Moore and Strange
CNN projects Moore wins Alabama GOP primary
01:26 - Source: CNN

Story highlights

Roy Moore is running as the anti-establishment Republican

This race could determine how future races will play out for Republicans

Sen. Luther Strange has the backing of Trump and McConnell

Washington CNN  — 

Sen. Luther Strange and Roy Moore have one final day of campaigning before Republican voters in Alabama will take to the polls in a GOP primary to decide who they want to run against Democrat Doug Jones in the special election to fill a US Senate seat.

Strange, who was appointed by then-Gov. Robert Bentley to finish out the term after Jeff Sessions became attorney general, is running against Moore, the former chief justice of the Alabama Supreme Court in the GOP primary.

Strange is seen as an establishment Republican who has strong support from President Donald Trump and Senate Majority Leader Mitch McConnell to keep the seat, which Sessions had held for two decades. He has been propped up by more than $9 million in spending from the Senate Leadership Fund, a super PAC aligned with McConnell.

Trump boosted Strange on Twitter Tuesday morning: “Luther Strange has been shooting up in the Alabama polls since my endorsement. Finish the job - vote today for ‘Big Luther.’”

Meanwhile Moore, a hardline conservative Christian, has cast the campaign as an opportunity to reject McConnell – a much less popular figure among Alabama Republicans than Trump. He has the support of Steve Bannon, the recently ousted former White House chief strategist, and former Alaska Gov. Sarah Palin.

It’s Pence vs. Bannon in final day of Alabama Senate race

Moore is no stranger to controversial remarks – he is well-known for a history of bombastic statements about race, sexual orientation and more.

The 70-year-old was ousted from his state Supreme Court job twice – first in 2003 for refusing to remove a monument of the Ten Commandments at a state court building then again in 2016 for refusing to abide by the US Supreme Court’s ruling legalizing same-sex marriage nationwide.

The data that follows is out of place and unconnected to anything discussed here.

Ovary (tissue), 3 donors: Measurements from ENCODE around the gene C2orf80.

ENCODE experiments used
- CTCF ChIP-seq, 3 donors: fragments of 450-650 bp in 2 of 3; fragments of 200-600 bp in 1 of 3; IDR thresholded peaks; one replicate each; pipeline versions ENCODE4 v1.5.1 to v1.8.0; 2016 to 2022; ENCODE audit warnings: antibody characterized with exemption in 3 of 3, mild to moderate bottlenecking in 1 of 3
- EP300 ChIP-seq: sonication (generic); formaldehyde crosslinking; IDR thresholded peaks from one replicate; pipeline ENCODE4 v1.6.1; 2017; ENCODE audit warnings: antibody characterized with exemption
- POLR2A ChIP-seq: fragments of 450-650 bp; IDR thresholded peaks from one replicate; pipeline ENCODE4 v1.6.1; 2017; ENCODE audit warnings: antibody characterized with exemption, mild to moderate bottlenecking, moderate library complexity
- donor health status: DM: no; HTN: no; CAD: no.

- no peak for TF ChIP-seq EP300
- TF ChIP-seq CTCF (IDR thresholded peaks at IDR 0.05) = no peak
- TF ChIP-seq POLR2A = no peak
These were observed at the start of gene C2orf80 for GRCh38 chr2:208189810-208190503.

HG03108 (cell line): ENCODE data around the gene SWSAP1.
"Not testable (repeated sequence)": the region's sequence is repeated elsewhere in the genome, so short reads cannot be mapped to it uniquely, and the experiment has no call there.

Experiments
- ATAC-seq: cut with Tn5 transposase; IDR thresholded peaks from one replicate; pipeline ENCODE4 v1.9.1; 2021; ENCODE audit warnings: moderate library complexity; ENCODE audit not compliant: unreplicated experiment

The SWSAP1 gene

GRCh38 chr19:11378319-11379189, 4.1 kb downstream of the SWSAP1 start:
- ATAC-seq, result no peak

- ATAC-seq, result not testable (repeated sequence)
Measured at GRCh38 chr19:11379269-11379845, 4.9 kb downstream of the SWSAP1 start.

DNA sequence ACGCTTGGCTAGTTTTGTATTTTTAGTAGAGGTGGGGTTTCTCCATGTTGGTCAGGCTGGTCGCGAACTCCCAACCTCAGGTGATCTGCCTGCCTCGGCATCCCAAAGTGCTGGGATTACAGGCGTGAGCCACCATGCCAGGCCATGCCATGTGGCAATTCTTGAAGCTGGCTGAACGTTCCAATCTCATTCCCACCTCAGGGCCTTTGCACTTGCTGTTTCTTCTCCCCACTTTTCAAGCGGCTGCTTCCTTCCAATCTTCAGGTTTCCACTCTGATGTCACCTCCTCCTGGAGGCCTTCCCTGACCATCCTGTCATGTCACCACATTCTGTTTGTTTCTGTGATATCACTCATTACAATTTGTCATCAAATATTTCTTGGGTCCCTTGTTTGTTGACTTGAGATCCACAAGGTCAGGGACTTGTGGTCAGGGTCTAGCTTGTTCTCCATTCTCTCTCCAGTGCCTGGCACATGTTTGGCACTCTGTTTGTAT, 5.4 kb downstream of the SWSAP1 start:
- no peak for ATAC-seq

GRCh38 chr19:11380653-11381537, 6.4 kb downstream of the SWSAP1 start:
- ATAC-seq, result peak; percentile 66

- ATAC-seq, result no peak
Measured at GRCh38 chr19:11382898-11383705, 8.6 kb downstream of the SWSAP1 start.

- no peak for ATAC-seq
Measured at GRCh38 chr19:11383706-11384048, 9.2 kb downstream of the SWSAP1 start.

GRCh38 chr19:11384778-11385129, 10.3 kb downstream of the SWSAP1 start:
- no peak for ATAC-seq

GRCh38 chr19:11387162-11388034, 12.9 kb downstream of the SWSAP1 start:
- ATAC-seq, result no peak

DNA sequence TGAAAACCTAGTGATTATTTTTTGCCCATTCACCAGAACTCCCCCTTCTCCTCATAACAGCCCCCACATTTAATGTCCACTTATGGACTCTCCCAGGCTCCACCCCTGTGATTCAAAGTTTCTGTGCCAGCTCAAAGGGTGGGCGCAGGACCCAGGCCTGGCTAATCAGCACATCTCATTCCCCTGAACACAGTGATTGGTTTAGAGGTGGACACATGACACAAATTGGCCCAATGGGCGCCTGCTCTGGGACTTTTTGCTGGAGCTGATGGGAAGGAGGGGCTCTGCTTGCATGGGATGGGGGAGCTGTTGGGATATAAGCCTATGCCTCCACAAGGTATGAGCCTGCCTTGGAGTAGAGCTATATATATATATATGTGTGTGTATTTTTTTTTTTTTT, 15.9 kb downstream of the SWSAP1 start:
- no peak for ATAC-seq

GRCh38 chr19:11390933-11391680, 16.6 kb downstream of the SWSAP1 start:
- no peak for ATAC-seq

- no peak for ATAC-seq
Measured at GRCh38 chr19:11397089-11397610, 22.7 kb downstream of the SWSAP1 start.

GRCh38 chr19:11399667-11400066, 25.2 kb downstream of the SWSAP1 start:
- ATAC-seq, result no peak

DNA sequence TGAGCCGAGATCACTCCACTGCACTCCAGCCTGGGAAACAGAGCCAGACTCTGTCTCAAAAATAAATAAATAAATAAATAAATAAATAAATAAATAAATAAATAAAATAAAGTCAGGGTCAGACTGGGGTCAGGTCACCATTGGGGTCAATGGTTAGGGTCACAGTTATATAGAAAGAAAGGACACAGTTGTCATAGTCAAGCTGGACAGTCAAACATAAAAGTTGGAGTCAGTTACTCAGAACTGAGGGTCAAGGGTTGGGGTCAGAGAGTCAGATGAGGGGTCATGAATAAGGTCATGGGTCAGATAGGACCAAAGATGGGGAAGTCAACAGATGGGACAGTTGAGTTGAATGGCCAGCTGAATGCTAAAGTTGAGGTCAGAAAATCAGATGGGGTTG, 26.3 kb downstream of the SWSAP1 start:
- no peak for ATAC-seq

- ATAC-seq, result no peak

In 2014, Moore wrote letters to all 50 state governors calling on them to convene a constitutional convention to ban same-sex marriage.

While some of his views have been widely condemned in the US media, his views align with many voters in Alabama. He has a definite brand and is somebody who has been well-known in the state for decades.

Whoever wins the primary will advance to the December 12 special election to face Jones – who has the backing of former Vice President Joe Biden. Biden is planning to visit Alabama on October 3 to campaign with Jones.

A primary win by Moore would open Alabama’s US Senate seat to Democrats, Trump told radio-hosts “Rick and Bubba” Monday morning.

“Luther Strange is going to be a great senator,” Trump said. “He loves Alabama, he loves the states and he loves the country. He will absolutely win against the Democrat. Ray (sic) will have a hard time. If Luther wins, the Democrats will hardly fight. If Ray wins (Democrats) will pour in $30 million.”

Republicans are closely watching Alabama for signs of what could happen in other races featuring anti-establishment challengers next year.

In Nevada, Republican Sen. Dean Heller already faces a primary fight against Danny Tarkanian. In Arizona, Sen. Jeff Flake faces conservative Kelli Ward. Both, like Moore, have Bannon’s support.

Polls close Tuesday in Alabama at 7 p.m. local time, 8 p.m. ET.

CNN’s Eric Bradner and Kaitlan Collins contributed to this report.